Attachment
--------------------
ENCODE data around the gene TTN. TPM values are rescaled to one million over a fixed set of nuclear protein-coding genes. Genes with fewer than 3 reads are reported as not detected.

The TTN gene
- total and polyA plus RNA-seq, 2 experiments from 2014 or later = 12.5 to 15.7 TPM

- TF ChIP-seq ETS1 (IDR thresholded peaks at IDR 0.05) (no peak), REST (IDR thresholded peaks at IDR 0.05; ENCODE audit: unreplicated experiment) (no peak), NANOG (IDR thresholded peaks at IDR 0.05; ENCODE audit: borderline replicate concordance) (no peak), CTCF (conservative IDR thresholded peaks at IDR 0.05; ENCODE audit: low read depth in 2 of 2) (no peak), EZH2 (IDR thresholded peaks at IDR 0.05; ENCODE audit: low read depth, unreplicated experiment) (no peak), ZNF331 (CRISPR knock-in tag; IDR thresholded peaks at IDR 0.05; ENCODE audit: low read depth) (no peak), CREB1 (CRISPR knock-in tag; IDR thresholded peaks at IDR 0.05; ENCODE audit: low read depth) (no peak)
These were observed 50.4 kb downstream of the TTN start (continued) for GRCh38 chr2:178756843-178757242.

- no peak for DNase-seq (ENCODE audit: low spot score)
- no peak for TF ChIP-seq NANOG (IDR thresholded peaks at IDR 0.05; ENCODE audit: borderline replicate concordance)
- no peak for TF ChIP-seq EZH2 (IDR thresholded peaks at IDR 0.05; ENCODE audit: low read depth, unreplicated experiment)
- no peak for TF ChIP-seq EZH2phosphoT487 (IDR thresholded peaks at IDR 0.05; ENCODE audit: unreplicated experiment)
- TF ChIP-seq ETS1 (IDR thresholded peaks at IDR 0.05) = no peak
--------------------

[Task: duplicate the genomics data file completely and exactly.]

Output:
ENCODE data around the gene TTN. TPM values are rescaled to one million over a fixed set of nuclear protein-coding genes. Genes with fewer than 3 reads are reported as not detected.

The TTN gene
- total and polyA plus RNA-seq, 2 experiments from 2014 or later = 12.5 to 15.7 TPM

- TF ChIP-seq ETS1 (IDR thresholded peaks at IDR 0.05) (no peak), REST (IDR thresholded peaks at IDR 0.05; ENCODE audit: unreplicated experiment) (no peak), NANOG (IDR thresholded peaks at IDR 0.05; ENCODE audit: borderline replicate concordance) (no peak), CTCF (conservative IDR thresholded peaks at IDR 0.05; ENCODE audit: low read depth in 2 of 2) (no peak), EZH2 (IDR thresholded peaks at IDR 0.05; ENCODE audit: low read depth, unreplicated experiment) (no peak), ZNF331 (CRISPR knock-in tag; IDR thresholded peaks at IDR 0.05; ENCODE audit: low read depth) (no peak), CREB1 (CRISPR knock-in tag; IDR thresholded peaks at IDR 0.05; ENCODE audit: low read depth) (no peak)
These were observed 50.4 kb downstream of the TTN start (continued) for GRCh38 chr2:178756843-178757242.

- no peak for DNase-seq (ENCODE audit: low spot score)
- no peak for TF ChIP-seq NANOG (IDR thresholded peaks at IDR 0.05; ENCODE audit: borderline replicate concordance)
- no peak for TF ChIP-seq EZH2 (IDR thresholded peaks at IDR 0.05; ENCODE audit: low read depth, unreplicated experiment)
- no peak for TF ChIP-seq EZH2phosphoT487 (IDR thresholded peaks at IDR 0.05; ENCODE audit: unreplicated experiment)
- TF ChIP-seq ETS1 (IDR thresholded peaks at IDR 0.05) = no peak